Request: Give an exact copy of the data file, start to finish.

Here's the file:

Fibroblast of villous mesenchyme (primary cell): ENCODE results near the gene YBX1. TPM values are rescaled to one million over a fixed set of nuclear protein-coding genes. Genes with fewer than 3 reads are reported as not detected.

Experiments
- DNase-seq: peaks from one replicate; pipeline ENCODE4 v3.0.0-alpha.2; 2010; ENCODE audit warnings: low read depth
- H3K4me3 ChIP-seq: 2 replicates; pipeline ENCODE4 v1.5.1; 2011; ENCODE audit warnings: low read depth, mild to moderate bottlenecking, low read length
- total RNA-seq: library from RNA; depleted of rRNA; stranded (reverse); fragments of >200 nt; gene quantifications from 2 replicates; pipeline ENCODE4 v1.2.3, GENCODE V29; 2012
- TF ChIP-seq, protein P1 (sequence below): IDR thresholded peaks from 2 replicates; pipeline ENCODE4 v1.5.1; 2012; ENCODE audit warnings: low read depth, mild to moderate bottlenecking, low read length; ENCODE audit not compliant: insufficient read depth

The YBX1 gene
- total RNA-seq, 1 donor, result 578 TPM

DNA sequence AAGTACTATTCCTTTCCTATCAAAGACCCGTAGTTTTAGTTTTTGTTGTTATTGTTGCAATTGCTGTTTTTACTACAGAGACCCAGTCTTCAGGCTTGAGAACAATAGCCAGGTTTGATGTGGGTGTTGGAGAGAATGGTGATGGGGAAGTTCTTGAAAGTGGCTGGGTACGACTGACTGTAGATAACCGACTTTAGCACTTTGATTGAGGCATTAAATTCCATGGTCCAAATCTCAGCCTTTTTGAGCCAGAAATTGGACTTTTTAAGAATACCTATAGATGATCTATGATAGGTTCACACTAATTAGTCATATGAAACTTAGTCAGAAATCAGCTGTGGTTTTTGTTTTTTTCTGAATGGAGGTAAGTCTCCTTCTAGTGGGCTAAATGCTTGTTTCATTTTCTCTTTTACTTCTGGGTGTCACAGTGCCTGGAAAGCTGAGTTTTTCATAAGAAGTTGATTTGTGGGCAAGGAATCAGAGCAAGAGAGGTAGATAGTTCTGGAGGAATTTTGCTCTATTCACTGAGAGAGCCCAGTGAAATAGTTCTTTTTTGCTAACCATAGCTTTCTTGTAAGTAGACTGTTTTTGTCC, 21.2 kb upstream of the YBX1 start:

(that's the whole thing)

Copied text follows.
Fibroblast of villous mesenchyme (primary cell): ENCODE results near the gene YBX1. TPM values are rescaled to one million over a fixed set of nuclear protein-coding genes. Genes with fewer than 3 reads are reported as not detected.

Experiments
- DNase-seq: peaks from one replicate; pipeline ENCODE4 v3.0.0-alpha.2; 2010; ENCODE audit warnings: low read depth
- H3K4me3 ChIP-seq: 2 replicates; pipeline ENCODE4 v1.5.1; 2011; ENCODE audit warnings: low read depth, mild to moderate bottlenecking, low read length
- total RNA-seq: library from RNA; depleted of rRNA; stranded (reverse); fragments of >200 nt; gene quantifications from 2 replicates; pipeline ENCODE4 v1.2.3, GENCODE V29; 2012
- TF ChIP-seq, protein P1 (sequence below): IDR thresholded peaks from 2 replicates; pipeline ENCODE4 v1.5.1; 2012; ENCODE audit warnings: low read depth, mild to moderate bottlenecking, low read length; ENCODE audit not compliant: insufficient read depth

The YBX1 gene
- total RNA-seq, 1 donor, result 578 TPM

DNA sequence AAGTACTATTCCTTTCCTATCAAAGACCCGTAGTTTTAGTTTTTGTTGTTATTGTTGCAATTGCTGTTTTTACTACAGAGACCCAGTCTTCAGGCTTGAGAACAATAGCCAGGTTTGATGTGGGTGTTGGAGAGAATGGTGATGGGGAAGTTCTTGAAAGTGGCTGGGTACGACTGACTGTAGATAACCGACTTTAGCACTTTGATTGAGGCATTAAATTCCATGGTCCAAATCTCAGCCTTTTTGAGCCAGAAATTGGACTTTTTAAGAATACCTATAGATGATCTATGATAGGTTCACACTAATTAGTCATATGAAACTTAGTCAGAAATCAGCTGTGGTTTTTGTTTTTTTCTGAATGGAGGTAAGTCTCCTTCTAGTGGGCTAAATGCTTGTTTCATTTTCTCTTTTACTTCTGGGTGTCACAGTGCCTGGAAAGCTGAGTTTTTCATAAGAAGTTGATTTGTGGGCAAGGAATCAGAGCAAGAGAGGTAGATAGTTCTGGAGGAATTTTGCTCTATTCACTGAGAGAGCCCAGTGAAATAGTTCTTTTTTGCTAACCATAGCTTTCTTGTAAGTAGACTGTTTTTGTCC, 21.2 kb upstream of the YBX1 start: